Discovering Jewish Life of Vilnius

Photo by Diana Polekhina on Unsplash

Nothing. It can be seen if one looks.

Silence. It can be heard if one listens.

In the book “וילנה, Wilno, Vilnius”, author Kristina Sabaliauskaitė says that things in Vilnius are not as they first appear. When one begins to learn about the rich Jewish history of Vilnius, that is certainly true.

A few years ago when my wife and I visited Vilnius, we stayed in a really nice AirBnb in the city. Modern look and feel, safe, and close to everything. One night, it felt different.

That day, we visited the Holocaust Exhibition of the Vilnius Gaon Museum of Jewish History. We read in a diary about the Jews living in the Ghetto during the Holocaust waking up to Lithuanian guards making a loud ruckus. They were hunters looking for their next victims.

In an attic, a baby started to cry. The mother started to shove cotton balls into the infant‘s mouth to stop the noise so they could continue to hide.

Then there was an address: Dysnos 8.

My wife and I looked at each other. That’s the same address as our AirBnb.

We walk back to the AirBnb, there’s no indication of anything happening here. Another map at the museum showed us that we are staying at the former Vilna Ghetto.

We’re still not sure if the building is exactly the same as what we read, but the location is. At night everything is silent.

No strange creaks. No ghosts. Just us.

Like nothing ever happened. But it did.

There was death here, but life too. I want to see remnants of that life. As someone wiser told me while we were discussing Lithuania’s Jewish history, “before death comes life.”

Before death, comes life.

I want to honor that wisdom. I want to understand Jewish life of Lithuania and not just focus on the misery and death of the Holocaust.

When you’re looking for life, life can be found if you’re only willing to look and listen. But the remnants of the Holocaust are felt everywhere.

Walking past a graffitied door, you might have missed the old Yiddish text advertising a long-forgotten lamp oil store. I didn’t even know those existed — shows how little I know of the past.

Faded Yiddish letters mark an old oil lamp store.

Around the corner an old theater squats in abandoned repair. Here the living spirit of the incarcerated Jews of the Vilna Ghetto refused to let the Nazis crush their culture. When surrounded by death, the Vilna Theater never stopped performing plays and concerts.

Can you imagine?

Starving and practicing and you don’t even know if you or your fellow performers will survive until the performance. Then you put up such a show that the imprisoners show up to enjoy your show before your apocalypse.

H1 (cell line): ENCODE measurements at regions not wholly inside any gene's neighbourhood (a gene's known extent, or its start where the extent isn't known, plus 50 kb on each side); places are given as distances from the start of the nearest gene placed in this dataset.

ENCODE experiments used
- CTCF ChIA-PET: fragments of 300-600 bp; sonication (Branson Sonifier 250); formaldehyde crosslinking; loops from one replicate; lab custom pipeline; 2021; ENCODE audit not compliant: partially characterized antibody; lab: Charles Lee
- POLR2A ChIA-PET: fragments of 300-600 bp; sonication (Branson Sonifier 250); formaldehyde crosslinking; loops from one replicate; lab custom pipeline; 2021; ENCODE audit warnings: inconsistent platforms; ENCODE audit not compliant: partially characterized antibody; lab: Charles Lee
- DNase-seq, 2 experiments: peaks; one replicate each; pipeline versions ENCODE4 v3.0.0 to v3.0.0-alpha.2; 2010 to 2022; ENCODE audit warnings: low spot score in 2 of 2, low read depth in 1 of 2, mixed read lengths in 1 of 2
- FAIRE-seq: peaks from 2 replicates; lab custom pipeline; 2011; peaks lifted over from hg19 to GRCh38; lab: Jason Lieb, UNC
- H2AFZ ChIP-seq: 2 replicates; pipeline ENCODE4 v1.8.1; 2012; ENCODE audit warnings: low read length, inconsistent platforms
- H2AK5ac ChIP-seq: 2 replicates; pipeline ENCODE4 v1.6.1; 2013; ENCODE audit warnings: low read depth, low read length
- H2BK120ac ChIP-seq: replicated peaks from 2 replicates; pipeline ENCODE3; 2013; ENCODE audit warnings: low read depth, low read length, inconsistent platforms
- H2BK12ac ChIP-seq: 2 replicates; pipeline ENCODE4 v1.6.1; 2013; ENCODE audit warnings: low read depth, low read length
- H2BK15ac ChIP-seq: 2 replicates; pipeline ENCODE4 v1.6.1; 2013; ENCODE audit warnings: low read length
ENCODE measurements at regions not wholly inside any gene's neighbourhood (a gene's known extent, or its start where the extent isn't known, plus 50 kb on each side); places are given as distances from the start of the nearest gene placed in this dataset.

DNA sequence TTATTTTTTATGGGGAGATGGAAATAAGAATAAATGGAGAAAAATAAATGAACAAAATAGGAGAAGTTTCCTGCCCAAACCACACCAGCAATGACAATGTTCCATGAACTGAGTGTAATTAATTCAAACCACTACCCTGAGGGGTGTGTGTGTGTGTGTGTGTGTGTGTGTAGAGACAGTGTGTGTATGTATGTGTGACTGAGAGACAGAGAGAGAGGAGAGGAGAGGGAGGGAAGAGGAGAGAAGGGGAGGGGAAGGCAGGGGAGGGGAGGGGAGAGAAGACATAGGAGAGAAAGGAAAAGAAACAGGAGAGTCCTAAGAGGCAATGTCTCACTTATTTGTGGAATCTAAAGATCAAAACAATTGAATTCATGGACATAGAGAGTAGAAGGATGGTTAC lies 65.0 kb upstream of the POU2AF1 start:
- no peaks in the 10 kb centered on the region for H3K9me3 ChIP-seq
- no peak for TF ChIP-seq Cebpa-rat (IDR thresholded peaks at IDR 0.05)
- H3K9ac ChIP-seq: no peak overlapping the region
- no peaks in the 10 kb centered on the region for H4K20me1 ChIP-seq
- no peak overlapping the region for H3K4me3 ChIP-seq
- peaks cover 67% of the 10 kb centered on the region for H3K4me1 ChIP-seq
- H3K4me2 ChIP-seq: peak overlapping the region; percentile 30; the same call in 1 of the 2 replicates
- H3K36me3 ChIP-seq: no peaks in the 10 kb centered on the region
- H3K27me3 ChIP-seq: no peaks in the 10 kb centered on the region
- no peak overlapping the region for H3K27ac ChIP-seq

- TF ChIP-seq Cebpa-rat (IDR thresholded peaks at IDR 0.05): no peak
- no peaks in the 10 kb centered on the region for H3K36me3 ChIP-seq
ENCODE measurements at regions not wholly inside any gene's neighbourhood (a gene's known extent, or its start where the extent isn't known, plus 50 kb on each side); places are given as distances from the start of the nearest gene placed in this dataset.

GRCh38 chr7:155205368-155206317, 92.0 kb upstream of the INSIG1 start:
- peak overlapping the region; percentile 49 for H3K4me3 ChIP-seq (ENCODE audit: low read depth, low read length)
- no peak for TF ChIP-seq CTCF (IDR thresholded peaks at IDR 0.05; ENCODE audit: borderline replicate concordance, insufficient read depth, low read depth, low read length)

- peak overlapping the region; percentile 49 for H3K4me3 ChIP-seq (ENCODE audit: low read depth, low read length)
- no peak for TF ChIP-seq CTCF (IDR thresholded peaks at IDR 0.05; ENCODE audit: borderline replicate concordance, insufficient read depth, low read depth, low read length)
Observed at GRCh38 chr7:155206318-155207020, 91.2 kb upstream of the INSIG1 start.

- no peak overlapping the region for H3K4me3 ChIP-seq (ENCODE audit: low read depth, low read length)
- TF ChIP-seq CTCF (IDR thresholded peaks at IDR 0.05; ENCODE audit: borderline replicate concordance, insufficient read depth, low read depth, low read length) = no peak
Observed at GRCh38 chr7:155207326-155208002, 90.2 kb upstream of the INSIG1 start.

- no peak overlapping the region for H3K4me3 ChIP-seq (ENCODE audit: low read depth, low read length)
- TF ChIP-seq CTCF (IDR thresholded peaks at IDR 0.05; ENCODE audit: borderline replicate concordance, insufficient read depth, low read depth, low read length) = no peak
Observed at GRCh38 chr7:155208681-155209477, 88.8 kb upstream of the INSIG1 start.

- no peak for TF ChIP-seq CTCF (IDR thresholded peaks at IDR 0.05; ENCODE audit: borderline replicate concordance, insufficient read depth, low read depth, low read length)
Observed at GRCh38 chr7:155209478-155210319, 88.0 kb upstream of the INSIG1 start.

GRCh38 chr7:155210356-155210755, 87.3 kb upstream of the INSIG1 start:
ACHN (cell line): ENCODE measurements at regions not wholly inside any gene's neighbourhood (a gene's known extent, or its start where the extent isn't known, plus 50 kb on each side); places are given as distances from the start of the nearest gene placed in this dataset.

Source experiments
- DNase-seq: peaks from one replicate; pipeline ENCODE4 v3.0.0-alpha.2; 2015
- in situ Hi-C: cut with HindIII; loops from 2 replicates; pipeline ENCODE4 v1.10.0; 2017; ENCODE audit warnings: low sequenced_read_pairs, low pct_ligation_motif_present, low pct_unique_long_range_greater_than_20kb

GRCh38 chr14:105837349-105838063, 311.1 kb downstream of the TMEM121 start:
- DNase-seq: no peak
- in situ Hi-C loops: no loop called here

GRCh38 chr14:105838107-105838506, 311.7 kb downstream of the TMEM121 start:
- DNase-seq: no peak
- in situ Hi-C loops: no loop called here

That literally happened. There are accounts of Nazis coming in to enjoy performances in the Vilna Ghetto Theater during the Holocaust.

Across the street from the now-dilapidated theater, a Star of David is engraved into a wall. As I learned in Lithuania, in Jewish belief, whenever 10 or more Jewish men are gathered in a location, that can be a synagogue. The engraved Star of David is all that remains of this particular community lost.

In a city that once had hundreds of synagogues, now only one last one still stands. I was given the impression that it was closed during the pandemic.

Vilnius’s Choral Synagogue, the last standing synagogue of Vilnius in a city that once boasted hundreds.

It’s the second time I remember the Choral Synagogue closing its gates. Just a few years ago, there was a controversy among the Lithuanian people about particular Lithuanian anti-Soviet partisans previously hailed as Lithuanian heroes, but a recent discovery showed they likely played roles in the Holocaust.

After the discovery, a wave of Lithuanian nationalism spread across many Lithuanians who wanted to defend their heroes. Posters of the partisan’s faces were plastered across the city and security threats were sent to members of the existing Choral Synagogue.

With the Holocaust still raw in the hearts of Vilnius’s Jews, Lithuania’s Jewish Community’s President decided to close the doors of the only existing Synagogue in Vilnius. This lasted two days until Lithuania’s President and Prime Minister reassured her and sent her security assurances.

The guilty doth protested too much.

Their indifference still echoes around the corner.

In a plaza behind Holy Donut, one of Vilnius’s premier bagel spots, sits a large courtyard with a basketball court, some parking spots, and a shut-down school that looks yearning to be repurposed. There are no plaques here, just the site of some construction.